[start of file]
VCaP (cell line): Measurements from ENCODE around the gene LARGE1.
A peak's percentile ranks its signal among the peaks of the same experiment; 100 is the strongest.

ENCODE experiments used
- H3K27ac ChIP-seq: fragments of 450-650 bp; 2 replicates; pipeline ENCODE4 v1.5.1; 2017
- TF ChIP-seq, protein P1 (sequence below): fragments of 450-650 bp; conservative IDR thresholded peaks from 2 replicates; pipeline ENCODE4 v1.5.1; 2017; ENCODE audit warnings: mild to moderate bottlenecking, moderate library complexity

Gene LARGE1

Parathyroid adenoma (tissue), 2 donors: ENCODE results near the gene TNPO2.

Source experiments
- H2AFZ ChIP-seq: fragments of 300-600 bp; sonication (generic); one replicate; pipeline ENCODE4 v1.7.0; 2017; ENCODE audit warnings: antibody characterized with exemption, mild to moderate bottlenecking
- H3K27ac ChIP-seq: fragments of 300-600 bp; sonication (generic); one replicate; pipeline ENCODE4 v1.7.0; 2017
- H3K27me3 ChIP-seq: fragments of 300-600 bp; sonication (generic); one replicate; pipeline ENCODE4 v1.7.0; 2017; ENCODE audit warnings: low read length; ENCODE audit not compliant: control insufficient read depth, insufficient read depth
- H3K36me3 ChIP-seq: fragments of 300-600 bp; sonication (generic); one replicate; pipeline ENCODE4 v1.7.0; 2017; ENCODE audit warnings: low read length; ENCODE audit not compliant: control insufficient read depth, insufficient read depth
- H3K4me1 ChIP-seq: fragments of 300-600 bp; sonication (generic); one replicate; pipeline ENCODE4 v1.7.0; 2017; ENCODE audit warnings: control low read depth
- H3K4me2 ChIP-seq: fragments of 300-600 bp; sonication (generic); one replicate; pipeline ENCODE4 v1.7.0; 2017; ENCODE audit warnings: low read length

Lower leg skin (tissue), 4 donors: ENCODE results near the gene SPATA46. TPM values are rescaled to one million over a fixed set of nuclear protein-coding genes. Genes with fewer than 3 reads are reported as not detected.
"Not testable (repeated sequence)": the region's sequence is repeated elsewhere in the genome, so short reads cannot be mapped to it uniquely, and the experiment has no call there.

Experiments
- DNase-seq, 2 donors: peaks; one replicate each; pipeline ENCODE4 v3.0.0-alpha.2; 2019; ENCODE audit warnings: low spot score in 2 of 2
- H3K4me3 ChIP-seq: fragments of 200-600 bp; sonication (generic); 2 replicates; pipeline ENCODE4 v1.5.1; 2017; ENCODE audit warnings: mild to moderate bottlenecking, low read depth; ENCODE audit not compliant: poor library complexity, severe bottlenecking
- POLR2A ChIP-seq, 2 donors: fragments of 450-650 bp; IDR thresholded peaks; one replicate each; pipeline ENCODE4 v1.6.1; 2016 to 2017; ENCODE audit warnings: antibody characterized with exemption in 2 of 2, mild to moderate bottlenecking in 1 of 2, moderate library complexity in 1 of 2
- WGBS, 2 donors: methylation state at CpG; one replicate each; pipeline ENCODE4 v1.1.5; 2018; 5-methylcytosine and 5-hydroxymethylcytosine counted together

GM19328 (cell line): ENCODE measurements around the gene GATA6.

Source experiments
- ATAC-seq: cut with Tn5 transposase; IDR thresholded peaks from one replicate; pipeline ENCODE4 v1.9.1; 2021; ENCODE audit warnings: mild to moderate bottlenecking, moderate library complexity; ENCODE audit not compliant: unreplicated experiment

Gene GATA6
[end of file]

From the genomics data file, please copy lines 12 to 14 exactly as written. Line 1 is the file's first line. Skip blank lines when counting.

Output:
- H3K36me3 ChIP-seq: fragments of 300-600 bp; sonication (generic); one replicate; pipeline ENCODE4 v1.7.0; 2017; ENCODE audit warnings: low read length; ENCODE audit not compliant: control insufficient read depth, insufficient read depth
- H3K4me1 ChIP-seq: fragments of 300-600 bp; sonication (generic); one replicate; pipeline ENCODE4 v1.7.0; 2017; ENCODE audit warnings: control low read depth
- H3K4me2 ChIP-seq: fragments of 300-600 bp; sonication (generic); one replicate; pipeline ENCODE4 v1.7.0; 2017; ENCODE audit warnings: low read length